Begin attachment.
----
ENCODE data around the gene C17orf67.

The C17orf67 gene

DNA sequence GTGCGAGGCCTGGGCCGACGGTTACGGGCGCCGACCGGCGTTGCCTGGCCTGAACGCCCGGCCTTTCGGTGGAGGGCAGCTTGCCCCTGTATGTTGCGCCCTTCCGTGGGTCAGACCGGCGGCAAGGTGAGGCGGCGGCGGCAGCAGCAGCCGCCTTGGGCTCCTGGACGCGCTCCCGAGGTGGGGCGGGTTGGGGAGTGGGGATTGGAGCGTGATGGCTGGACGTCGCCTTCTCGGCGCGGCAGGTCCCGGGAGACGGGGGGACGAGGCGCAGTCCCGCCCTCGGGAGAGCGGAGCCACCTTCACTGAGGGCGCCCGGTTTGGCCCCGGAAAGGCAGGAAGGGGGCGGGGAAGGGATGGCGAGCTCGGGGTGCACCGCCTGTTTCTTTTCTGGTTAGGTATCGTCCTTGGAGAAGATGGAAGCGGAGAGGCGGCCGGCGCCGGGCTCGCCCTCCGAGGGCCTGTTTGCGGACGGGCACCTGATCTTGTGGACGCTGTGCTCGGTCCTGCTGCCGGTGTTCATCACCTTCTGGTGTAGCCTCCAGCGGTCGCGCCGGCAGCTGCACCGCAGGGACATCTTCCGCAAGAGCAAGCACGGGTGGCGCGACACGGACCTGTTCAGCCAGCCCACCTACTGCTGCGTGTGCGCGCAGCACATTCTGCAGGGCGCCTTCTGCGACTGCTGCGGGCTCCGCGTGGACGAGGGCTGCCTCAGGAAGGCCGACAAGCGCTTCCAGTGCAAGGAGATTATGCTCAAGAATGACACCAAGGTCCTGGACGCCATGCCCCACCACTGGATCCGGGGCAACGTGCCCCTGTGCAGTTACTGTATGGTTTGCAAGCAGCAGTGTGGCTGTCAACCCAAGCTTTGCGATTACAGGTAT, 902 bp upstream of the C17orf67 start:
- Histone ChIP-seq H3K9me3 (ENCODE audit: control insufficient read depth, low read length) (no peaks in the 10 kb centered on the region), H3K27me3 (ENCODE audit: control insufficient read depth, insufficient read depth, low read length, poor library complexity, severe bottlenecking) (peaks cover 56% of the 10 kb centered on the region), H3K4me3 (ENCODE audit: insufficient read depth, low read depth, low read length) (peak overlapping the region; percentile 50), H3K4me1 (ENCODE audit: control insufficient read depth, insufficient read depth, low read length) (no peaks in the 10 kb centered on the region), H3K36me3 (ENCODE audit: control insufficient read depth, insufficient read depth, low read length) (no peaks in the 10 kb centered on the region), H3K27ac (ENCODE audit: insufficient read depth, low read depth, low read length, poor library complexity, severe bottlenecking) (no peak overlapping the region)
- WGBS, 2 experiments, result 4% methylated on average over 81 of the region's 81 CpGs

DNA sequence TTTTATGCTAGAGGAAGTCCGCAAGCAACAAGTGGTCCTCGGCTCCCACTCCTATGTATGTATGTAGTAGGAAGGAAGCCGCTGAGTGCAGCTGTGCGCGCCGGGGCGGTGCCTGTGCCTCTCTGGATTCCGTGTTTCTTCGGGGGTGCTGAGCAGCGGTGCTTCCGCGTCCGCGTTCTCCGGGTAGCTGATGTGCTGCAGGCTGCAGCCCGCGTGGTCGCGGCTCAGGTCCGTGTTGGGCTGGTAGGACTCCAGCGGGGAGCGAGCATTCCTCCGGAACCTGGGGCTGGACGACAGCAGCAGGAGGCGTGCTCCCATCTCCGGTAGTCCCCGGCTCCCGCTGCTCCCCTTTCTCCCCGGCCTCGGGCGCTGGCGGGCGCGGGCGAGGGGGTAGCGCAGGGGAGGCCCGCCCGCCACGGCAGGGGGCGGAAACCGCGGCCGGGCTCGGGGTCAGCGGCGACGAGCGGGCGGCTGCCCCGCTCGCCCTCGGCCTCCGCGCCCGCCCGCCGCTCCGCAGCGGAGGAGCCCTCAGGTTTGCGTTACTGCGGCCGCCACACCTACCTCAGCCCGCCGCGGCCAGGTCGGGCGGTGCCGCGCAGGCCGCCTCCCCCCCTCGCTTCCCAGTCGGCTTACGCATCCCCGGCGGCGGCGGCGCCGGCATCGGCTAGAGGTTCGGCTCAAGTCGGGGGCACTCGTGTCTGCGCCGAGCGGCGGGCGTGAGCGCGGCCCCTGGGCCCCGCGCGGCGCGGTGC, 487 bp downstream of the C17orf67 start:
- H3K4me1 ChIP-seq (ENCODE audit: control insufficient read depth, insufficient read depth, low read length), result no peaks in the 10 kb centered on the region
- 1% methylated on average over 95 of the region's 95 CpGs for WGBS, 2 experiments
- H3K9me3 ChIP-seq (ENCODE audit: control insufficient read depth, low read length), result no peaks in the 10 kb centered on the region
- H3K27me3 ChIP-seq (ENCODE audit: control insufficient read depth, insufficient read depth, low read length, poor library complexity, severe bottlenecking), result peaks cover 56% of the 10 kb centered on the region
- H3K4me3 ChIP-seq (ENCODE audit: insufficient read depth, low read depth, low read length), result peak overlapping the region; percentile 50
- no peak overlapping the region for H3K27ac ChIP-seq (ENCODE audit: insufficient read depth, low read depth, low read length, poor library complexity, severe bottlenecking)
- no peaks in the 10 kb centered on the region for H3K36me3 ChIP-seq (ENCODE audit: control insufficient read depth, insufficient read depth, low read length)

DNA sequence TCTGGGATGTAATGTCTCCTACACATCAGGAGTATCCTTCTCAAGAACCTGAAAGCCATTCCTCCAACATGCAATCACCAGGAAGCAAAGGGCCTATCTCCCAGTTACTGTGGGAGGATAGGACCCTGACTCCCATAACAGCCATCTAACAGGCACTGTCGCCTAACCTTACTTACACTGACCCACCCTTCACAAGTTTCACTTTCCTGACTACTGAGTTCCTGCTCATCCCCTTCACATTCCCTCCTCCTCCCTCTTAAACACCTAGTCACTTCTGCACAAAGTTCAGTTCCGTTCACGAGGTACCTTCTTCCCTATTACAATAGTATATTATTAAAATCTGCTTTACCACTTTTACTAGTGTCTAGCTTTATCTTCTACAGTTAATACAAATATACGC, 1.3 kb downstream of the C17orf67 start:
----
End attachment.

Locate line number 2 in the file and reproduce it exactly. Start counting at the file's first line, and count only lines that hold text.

The C17orf67 gene